2020 – CHW
A Forestry Commission inspection of sweet chestnuts yesterday which meant visits to Old Park and Forty Acres which enabled us to see the young and older magnolias which were out there. We do not have any of the new sweet chestnut disease but a few older sweet chestnuts may have minor Phytophthora ramorum infection in basal water shoots which could easily be removed. So much for expensive aerial surveys when the reality on the ground is rather different. Derricks Wood has some 25 year old chestnuts and these were found to be fine despite what the photography had suggested.
Magnolias in Old Park from the top path are absolutely perfect today.
A good old Magnolia campbellii which now shows up well after clearance of the wood some six years ago.
Starting to sort out the planting out for various areas from the greenhouse. Only time for the Rookery and the start of Old Park today. Four to five days will be needed this year as there are literally hundreds of plants to go out.In the sunlight the reddish indumentum on the back of the young leaves on named Magnolia grandiflora varieties looks fantastic.
A Burncoose day full of three separate meetings.Very few magnolias out yet at Burncoose. Just the one in the magnolia avenue above the Camellia ‘Donation’ hedge at the nursery entrance.
Camellia ‘L T Dees’
A visit from old friends who used to garden at Sudbury. A pleasant tour of the garden before we were driven home by the rain.Magnolia ‘F J Williams’ is just out in the Auklandii Garden.
The water meadows and lake are totally flooded for the second time this year. The lake a dark silty brown where the river has flowed in as it is not supposed to do. North east wind but mild and the magnolias have not taken it too badly.Above the Hovel in a good place is a 20 to 25 year old magnolia which is merely labelled as an ‘unknown seedling’. It is a nice thing and has improved from last year when it had only a few flowers. A hint of a Magnolia campbellii shape but much larger and darker than the nearby Magnolia campbellii ‘Lamellyn Pink’ which is still out after a month or so. Is it worth a name? Perhaps but we will have to see how much it fades and flops in the next couple of weeks.
2015 – CHW
2001 – FJW
Foot and Mouth scare brings countryside to a frightened halt. C.H.W came to replant the island and then the big piece over the watermeadows. On looking back to 1911, I see little sign of Clematis chrysoma. After dry, now wet again.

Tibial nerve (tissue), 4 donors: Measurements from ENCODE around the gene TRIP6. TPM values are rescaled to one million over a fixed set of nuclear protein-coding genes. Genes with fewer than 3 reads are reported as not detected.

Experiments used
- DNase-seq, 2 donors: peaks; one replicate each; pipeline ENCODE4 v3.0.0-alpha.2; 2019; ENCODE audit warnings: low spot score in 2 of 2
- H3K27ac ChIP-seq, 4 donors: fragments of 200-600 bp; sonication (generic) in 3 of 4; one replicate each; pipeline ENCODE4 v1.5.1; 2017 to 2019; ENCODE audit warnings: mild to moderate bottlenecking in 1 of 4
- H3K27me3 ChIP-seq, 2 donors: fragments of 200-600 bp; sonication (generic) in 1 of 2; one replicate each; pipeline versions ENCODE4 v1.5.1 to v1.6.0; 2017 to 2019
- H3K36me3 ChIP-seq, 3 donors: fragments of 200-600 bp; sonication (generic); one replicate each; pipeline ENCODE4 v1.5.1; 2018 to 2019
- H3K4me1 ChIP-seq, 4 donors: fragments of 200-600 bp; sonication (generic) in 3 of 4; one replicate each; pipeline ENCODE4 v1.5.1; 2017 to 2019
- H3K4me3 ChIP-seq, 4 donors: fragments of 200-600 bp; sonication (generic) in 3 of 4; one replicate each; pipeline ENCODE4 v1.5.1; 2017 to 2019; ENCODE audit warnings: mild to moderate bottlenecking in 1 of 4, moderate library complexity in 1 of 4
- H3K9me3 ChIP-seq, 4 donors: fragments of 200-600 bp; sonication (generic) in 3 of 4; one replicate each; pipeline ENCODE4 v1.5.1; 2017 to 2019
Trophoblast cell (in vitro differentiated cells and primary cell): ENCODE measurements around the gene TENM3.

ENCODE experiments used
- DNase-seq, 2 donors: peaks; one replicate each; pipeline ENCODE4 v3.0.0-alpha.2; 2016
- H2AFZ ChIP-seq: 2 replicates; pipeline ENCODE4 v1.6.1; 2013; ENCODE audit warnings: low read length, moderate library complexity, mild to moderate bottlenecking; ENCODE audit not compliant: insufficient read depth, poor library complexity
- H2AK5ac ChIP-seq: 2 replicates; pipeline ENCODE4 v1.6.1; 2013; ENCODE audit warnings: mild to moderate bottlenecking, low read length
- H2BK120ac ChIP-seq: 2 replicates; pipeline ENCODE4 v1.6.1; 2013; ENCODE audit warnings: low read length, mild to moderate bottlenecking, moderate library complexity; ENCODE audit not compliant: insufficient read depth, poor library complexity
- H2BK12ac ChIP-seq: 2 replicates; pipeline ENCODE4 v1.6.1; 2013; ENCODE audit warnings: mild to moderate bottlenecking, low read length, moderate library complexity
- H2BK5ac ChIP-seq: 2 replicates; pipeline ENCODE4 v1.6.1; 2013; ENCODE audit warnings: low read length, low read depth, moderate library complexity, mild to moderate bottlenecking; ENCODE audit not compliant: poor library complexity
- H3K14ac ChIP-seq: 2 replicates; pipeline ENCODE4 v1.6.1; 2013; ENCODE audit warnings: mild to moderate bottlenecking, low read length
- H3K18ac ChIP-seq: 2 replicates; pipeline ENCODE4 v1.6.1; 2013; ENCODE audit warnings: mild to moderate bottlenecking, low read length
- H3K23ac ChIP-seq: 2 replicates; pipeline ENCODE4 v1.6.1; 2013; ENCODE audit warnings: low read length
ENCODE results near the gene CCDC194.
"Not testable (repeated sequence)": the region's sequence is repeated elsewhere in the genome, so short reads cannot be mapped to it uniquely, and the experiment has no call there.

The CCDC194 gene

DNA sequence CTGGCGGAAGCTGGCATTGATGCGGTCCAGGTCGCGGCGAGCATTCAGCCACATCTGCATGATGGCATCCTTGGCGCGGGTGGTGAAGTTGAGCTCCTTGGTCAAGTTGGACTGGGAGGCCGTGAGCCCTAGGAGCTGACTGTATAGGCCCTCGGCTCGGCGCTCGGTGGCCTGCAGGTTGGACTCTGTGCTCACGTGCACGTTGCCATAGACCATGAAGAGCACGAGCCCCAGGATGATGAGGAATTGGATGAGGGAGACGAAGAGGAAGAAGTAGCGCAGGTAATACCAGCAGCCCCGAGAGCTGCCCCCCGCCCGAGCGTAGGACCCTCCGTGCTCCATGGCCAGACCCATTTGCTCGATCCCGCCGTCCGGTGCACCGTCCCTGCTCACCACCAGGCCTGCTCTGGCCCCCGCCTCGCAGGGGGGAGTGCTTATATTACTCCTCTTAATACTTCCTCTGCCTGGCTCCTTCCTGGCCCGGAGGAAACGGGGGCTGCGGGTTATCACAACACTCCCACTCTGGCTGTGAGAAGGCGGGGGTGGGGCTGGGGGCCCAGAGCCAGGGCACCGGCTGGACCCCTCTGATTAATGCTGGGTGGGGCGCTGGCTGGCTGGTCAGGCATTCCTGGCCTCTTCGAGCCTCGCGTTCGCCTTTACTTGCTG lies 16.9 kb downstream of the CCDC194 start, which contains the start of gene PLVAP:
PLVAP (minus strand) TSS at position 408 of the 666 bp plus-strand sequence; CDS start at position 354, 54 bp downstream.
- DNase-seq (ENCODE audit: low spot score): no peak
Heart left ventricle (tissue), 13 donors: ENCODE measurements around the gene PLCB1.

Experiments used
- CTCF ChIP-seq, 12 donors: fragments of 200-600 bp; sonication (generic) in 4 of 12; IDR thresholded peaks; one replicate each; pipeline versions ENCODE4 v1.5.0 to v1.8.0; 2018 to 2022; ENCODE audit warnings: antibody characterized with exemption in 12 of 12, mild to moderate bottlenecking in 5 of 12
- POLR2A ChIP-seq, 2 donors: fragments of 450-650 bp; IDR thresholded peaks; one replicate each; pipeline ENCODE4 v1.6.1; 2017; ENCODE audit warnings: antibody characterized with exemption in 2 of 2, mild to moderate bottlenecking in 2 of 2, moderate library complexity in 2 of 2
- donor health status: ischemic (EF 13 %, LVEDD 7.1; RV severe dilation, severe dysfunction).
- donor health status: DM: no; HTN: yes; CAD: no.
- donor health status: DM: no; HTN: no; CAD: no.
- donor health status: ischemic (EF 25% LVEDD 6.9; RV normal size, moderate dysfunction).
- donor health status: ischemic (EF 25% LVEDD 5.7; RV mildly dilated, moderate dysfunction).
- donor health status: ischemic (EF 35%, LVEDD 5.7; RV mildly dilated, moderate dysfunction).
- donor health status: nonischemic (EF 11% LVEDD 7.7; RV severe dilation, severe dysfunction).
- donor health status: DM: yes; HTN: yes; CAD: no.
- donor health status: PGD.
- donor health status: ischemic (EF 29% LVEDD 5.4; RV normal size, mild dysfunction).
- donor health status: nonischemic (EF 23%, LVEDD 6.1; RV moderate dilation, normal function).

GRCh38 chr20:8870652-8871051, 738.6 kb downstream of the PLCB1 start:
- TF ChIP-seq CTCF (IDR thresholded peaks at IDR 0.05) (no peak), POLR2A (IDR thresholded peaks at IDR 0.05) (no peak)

1949 – CW
(Handwritten note attached to Garden Book page)
There are still white buds on Magnolia grandiflora and two Lapagerias quite perfect.
Magnolia campbelli at its best, several open flowers on one Mollicomata and 2 Robusta as well as Diva and one flower out on Dauroniana. Some on one Salicifolia. Several Prunus out.
Rho argenteum at its best and Rookery Blood Red Arboreum also many Sutchuenense. Some Lutescens good, also Ririei, Hookeri and others. Even one bit of Augustinii.
Mrs Butlers and Blood Reds good, some Crossbill well out. Golden Oriole coming out and a lot of others. Auklandii x Blood Red showing colour.
We have been marketing Pieris 2 weeks and are beginning corylopsis tomorrow.
Camellia reticulata species at their best especially the English seedlings that are earlier as rule than the Chinese. A lot of Daffodils out and about six different white trumpets etc but the few bought ones weeks behind own.
Camellia saluenensis and hybrids well past their best. A very early season.
1932 – JCW
Stewartianums are moving. Camellia speciosa has been very good.
1927 – JCW
No Tin Garden daffs opening excepting Cyclamineus x . Lady Clare open for a week 1 flower. C speciosa is very good, some Cuspidata opening. Japonica in Old Park very nice, never so big in the flower before. E darleyense well out but not so good as in some years. Sutchuenense x would be the best Rhodo’ but no flowers this year. Lutescens is the best.
1915 – JCW
Very few daffs open, it has been very wet since Christmas but not cold, yet the ground was too cold to let them grow. Erica hybrida is very beautiful.
1906 – JCW
C reticulata shows colour. Narcissi cernuus open and maximus shows colour.
1900 – JCW
Many Narcissi maximus, a large batch of transplanted H Irving, several Caerhays, a large lot of my own seedling trumpets.
1899 – JCW
Prunus triloba first flower, many cernuus, the Carlyon Arboreum open, most f the Rho praecox, Dauntlep well out and all the Maximus.
1897 – JCW
First waterlily leaf up in the big pond, crocus all over, first colour of grap tulips.